We arrive on the dot of 4.30pm, to be greeted by Julian who announces “I’d offer you a glass of champagne, but we finished it yesterday.” He asks us about the wedding suit and proffers some swatches, which he says are “nice”. “Its his wedding,” I say. “Can’t we do better than nice?”
Things pick up when Julian finds some fabrics more in tune with our sense of occasion, but a regular customer arrives and they become involved in the business of a new suit or two. While we wait, I discover my iphone is nearly out of juice and Julian kindly removes the Everest ipod from its sound dock so I can charge my phone.
By the time the other meeting is concluded, we’ve identified some fabrics and linings. Tim finds something, which I agree is exuberant and lovely. “But you can’t have it,” I tell him (it’s the wrong colour). Julian joins us to embark on a debate about the suit’s shape, form, price and timing and tells us that Everest “has more bespoke business than we’ve ever had,” so it might take longer than usual – although it’s entirely possible in our still generous time frame not least because Everest’s bespoke is made in Spitalfields.
We head out into Bond Street for a quick spin around the Ralph Lauren bespoke floor but find Tim’s “regular guy” isn’t there and the prices a percent or few higher than the independent tailors we’ve already engaged with.
Tim and I make our way to Claridges where an elegant Amanda is waiting with some Very Cold Champagne – and a new hat for Ascot. Flushed with success, we describe our day and present our decision: a bespoke wedding suit from John Pearse and a made-to-measure honeymoon suit from Mr Start, giving us the perfect outcome with clever people we like and trust.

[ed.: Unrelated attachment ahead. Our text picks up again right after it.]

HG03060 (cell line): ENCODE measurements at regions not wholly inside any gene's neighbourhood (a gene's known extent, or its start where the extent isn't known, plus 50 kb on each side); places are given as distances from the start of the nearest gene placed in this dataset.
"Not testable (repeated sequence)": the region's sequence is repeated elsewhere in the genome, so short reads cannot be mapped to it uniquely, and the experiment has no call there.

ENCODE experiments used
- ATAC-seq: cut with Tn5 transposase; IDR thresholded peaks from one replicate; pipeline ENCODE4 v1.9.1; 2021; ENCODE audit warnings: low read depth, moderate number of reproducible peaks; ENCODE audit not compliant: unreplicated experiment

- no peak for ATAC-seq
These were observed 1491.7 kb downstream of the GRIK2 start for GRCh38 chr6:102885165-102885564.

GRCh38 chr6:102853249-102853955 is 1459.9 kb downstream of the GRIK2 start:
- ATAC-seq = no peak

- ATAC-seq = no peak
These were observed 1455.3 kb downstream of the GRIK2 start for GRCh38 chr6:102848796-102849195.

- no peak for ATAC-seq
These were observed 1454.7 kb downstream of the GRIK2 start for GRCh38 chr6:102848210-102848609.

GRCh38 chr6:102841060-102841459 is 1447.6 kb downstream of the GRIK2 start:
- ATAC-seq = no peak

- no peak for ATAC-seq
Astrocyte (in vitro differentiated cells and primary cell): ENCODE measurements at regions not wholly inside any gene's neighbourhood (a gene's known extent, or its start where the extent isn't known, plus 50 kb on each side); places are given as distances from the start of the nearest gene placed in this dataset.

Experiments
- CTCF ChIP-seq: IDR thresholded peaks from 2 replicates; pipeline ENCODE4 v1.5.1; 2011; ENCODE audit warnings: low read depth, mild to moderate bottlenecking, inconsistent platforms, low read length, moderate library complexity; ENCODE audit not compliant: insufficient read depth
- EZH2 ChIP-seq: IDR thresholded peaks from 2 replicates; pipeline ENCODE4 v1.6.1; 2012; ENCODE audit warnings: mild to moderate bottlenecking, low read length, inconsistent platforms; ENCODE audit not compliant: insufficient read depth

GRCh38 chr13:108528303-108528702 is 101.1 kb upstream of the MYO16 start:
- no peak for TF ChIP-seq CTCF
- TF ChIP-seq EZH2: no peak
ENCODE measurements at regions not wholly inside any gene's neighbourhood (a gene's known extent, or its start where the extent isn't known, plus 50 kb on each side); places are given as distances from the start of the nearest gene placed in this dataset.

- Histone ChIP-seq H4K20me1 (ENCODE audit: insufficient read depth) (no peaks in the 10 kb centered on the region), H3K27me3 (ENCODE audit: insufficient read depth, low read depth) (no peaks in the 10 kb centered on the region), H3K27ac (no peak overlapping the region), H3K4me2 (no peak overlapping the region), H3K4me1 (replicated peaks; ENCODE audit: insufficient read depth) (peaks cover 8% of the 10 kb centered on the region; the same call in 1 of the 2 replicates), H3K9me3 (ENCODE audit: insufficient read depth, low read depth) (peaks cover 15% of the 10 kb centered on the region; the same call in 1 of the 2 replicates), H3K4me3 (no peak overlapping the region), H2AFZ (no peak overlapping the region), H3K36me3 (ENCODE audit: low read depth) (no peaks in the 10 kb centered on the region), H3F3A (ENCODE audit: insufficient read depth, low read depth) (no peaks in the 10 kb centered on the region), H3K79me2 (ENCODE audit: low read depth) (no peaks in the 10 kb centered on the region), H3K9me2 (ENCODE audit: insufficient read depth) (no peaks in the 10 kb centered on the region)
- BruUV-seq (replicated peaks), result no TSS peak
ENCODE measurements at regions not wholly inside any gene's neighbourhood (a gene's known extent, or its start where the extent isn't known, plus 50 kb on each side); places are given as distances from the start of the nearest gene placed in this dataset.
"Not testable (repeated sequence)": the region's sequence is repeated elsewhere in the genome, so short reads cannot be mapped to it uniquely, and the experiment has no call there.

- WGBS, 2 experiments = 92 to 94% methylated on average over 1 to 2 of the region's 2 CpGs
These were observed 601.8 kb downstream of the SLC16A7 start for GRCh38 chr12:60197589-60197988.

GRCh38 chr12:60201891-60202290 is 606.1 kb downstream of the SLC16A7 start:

With Start measurements already in the book, we can press the button on the honeymoon suit immediately and schedule just one fitting before delivery. The Pearse number will get going when Tim returns to London in a couple of weeks but will take less time to make because it is crafted “round the corner” in Soho.
Superficially, Tim and Amanda’s wedding is providing me with fabulous and interesting days out, beautiful restaurants and sophisticated cocktails. Responsibility notwithstanding, the matter of orchestrating their sartorial splendour is tremendous fun.
The greatest pleasure however, is that in the process, I’m getting to know my friends better than ever and glimpse the layers of love and affection that exist between them. When it comes to friendship, you really can’t get more privileged than that.
© Giovanna Forte
- Maker’s mark: A new generation of artisans are reviving arts and crafts (independent.co.uk)
- British Style Genius (tweedvixen.wordpress.com)